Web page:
Anchored by Jake Tapper, The Lead airs at 4 p.m. ET on CNN.
A look at one of the key Senate races: Sen. Mitch McConnell vs. Alison Lundergan Grimes.
Los Angeles (CNN) – With 4D, it's not just about watching the action, it's about feeling it.
As movies face ever-increasing competition to snag eyeballs, one company is betting it can lure people into theaters with the fourth dimension. Korean company CJ 4DPlex is opening the first American 4D theater in Los Angeles.
The technology isn't new. In 2009, "Avatar" was the first major picture viewed by audiences in 4D, just not here in the United States. The L.A. theater is the company's 110th in the world.
"I think a lot of people have been waiting in the wings to see if 4D will work in America," said Angela Killoren, chief marketing officer for CJ 4DPlex America.
The 4D theater's chairs move to the movie.
"We have heave – that is up and down. And then roll – the lateral movement. And then pitch – that's the, you know, back and forth," said CJ 4DPlex creative director Young Choi.
And then there's the "back shaker" and the "leg tickler," the latter of which is good for horror movies, says Choi.
"It creeps you out," he said.
And if that's not enough, there's more effects in and around the chairs, like mist, rain, wind, strobe lights, and even scents and bubbles.
But the company may have an uphill battle.
"It's not family-oriented. It's something that you would go out to with your friends," said Steffin Calhoun, who watched a 4D movie in the new theater.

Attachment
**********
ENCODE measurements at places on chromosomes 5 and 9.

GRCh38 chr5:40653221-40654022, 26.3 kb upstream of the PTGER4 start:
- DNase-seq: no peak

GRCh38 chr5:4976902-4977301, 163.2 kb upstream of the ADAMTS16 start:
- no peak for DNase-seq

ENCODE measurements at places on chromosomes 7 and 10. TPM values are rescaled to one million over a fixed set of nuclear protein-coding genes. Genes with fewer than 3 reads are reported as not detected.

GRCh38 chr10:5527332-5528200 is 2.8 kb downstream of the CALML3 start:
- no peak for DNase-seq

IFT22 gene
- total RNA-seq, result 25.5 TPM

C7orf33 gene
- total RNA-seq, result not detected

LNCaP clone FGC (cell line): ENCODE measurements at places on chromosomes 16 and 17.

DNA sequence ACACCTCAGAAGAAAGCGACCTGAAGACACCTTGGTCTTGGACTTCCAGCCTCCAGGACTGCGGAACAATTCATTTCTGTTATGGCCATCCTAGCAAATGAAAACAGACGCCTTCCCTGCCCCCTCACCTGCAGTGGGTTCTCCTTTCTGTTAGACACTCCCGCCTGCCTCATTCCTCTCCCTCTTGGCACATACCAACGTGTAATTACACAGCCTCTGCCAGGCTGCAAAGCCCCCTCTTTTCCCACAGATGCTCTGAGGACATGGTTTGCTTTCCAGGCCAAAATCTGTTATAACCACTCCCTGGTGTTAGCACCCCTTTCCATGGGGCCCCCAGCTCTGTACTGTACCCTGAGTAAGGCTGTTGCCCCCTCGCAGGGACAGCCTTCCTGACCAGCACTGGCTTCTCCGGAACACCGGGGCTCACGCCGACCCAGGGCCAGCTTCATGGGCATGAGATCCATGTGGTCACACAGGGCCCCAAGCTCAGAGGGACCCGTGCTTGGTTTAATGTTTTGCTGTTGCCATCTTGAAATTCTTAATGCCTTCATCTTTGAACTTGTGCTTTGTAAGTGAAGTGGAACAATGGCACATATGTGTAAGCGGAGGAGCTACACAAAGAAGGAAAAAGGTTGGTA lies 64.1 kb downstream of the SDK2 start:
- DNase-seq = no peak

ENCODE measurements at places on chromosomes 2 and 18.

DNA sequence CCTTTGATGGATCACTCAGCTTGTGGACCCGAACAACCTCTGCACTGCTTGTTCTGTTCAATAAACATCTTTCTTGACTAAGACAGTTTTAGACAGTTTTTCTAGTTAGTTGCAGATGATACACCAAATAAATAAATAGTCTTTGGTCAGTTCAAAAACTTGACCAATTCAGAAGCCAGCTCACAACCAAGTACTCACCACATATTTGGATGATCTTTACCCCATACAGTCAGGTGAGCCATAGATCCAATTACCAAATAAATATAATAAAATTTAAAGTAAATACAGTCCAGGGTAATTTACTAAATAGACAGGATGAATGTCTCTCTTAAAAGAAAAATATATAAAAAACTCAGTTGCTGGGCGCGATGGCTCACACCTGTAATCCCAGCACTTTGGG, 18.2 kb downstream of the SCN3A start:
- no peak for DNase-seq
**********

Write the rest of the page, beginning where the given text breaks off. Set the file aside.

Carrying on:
While last year's total box office jumped 1% in the U.S., 3D receipts went the other direction, dropping a percent, even though Hollywood's 45 3D releases were nine more than the year before. Many American movie theater owners are hesitant to take on 4D, until they see how the Los Angeles theater performs.
"What they're going to require with 4D is for audiences to get on the 4D bandwagon and start going on Facebook, Twitter, all the social networking platforms and saying 'I just saw a movie in 4D, it was an incredible experience, and you have to go see it, and it's worth the money.' And if that catches on then it goes from being a gimmick to a trend, and potentially a habit of movie going," said Paul Dergarabedian, senior media analyst for Rentrak.
With a surcharge of $8 a ticket, consumers could pay around $25 a pop to see a 3D movie with 4D effects.
"Being a father and having a wife and two kids, it can get to be a very expensive investment to come to a movie like this when I can just rent it for a dollar at home," said Alex Orellana, another 4D moviegoer.
And is every movie right for 4D?
"Absolutely not. We do our job in choosing movies that will work well in 4DX," said Killoren. "It's not like we are doing something constantly like a ride. We pull back and let the story take over. But when there's exciting moments, the 4D gets going and, you know, the adrenaline is rushing."
It remains to be seen whether moviegoers will be rushing back for more.